Conserving Documents After a Flood: Act Quickly

University of Wisconsin-Superior flood damage from June 2012

Damaged books from June 2012 flood at University of Wisconsin-Superior. [Photo courtesy University of Wisconsin-Superior] 

In the immediate aftermath of a fire or flood, recovering possessions may at first seem impossible. But according to conservation experts Karen Pavelka and Rebecca Elder at the university's School of Information, all hope is not lost.

Pavelka and Elder worked with victims of the 2011 Bastrop wildfires to help them save personal items damaged during the disaster. The key is to act quickly, stabilizing documents and hard drives so they may be assessed by experts.

"When faced with a major disaster, people's emotions sometimes make the situation seem worse than it actually is," Pavelka said.

In a disaster simulation exercise hosted last fall by the American Red Cross of Central Texas, the scholars and their students shared conservation tips with volunteers from the Red Cross and other organizations:

  1. Don't throw things away just because they are damaged. Stabilize the items and get them to someone who can assess their condition. Chances are more can be saved than you realize.
  2. After flooding, information on computers may be salvageable if the hard drive is intact. Make sure to dry it out completely then take it to a computer professional to see if information can be retrieved from the hard drive. Additionally, salvage is potentially possible even in cases of excessive physical force or fire.
  3. Mold may start growing on your damp documents within 48 to 72 hours. To stabilize a lot of wet documents or books until you have time to deal with each one, clear space in your freezer. Wrap the damp documents in freezer paper and put them in an airtight freezer bag, then place the package in a stable position (with room for the water to expand but tight enough for it to be secure) and freeze until you can come back to it.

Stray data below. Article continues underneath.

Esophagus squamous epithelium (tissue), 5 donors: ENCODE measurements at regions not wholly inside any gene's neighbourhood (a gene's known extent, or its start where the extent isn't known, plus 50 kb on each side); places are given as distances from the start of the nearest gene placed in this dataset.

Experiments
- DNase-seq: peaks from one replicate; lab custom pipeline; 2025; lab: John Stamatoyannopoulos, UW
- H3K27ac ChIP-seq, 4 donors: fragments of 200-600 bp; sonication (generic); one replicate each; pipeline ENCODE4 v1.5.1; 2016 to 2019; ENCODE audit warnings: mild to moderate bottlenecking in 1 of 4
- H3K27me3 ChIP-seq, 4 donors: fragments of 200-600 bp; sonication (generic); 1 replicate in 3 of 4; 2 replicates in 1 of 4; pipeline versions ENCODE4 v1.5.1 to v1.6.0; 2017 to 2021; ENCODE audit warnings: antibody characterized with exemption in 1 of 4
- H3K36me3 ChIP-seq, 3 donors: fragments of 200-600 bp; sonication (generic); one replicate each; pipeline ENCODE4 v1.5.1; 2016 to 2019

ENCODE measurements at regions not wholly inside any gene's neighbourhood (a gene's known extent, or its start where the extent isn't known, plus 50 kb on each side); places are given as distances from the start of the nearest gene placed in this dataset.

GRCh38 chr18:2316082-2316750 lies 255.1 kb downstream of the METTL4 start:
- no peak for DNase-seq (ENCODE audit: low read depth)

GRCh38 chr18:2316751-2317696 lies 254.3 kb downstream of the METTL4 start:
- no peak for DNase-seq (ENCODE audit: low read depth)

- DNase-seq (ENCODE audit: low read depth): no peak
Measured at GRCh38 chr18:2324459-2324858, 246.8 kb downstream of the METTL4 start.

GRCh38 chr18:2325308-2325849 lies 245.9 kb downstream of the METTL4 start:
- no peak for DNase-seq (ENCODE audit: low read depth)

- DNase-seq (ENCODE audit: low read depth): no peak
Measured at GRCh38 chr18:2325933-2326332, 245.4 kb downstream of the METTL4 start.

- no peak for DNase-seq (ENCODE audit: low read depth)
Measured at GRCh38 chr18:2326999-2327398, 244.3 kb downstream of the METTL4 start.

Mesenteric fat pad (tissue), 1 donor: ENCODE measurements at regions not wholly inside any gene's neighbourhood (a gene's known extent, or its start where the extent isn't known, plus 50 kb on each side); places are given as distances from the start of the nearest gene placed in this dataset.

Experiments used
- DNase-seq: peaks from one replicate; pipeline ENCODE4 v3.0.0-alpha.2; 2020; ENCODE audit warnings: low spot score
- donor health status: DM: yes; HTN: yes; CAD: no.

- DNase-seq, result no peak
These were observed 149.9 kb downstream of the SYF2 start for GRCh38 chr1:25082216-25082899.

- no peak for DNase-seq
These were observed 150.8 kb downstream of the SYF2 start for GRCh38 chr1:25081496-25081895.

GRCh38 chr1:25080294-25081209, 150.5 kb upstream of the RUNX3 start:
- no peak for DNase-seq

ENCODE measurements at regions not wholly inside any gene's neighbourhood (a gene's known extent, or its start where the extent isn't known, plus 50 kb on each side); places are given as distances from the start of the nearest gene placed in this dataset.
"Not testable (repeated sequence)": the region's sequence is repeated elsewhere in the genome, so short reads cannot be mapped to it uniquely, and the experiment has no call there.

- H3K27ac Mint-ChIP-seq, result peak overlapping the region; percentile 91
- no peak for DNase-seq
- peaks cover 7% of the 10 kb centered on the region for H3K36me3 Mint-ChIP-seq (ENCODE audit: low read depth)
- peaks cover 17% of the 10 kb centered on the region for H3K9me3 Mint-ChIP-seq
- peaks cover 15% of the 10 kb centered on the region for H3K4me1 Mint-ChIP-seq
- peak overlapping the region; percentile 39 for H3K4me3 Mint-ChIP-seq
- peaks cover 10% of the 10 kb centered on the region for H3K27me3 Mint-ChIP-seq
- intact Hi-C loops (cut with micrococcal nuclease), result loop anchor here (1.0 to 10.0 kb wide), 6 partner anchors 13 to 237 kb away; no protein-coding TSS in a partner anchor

4. To dry out water-soaked books, place a paper towel between each section where the book naturally falls open. If the book is dry enough, you can gently stand the book on its end and fan the pages open so it will air dry. If the book is fairly wet, lay it on a flat surface under a heavy object (such as a brick or a dictionary wrapped in freezer paper so it will not stick to the cover). Make sure to replace the paper towels between the pages as soon as they are completely wet until the book is dry.
  5. To treat wet photographs, lay blotter paper (found in art stores) or paper towels on a flat surface and arrange photos image side up, making sure they don't overlap, to let them air dry.

"Many clients seemed intrigued by the wet and damaged items displayed," said a student who helped demonstrate the conservation techniques. "One person watching said, 'I wish I had known about this two or three years ago when my mom's town was hit by a flood. Then we could have saved some of her stuff.' "

"It is always gratifying to see that what we think of as small tasks can have a large impact on another person," Pavelka said. "I was happy to offer my expertise in this exercise."

students from UT

Students from UT's School of Information share document conservation techniques at a disaster simulation exercise hosted by the American Red Cross of Central Texas last fall.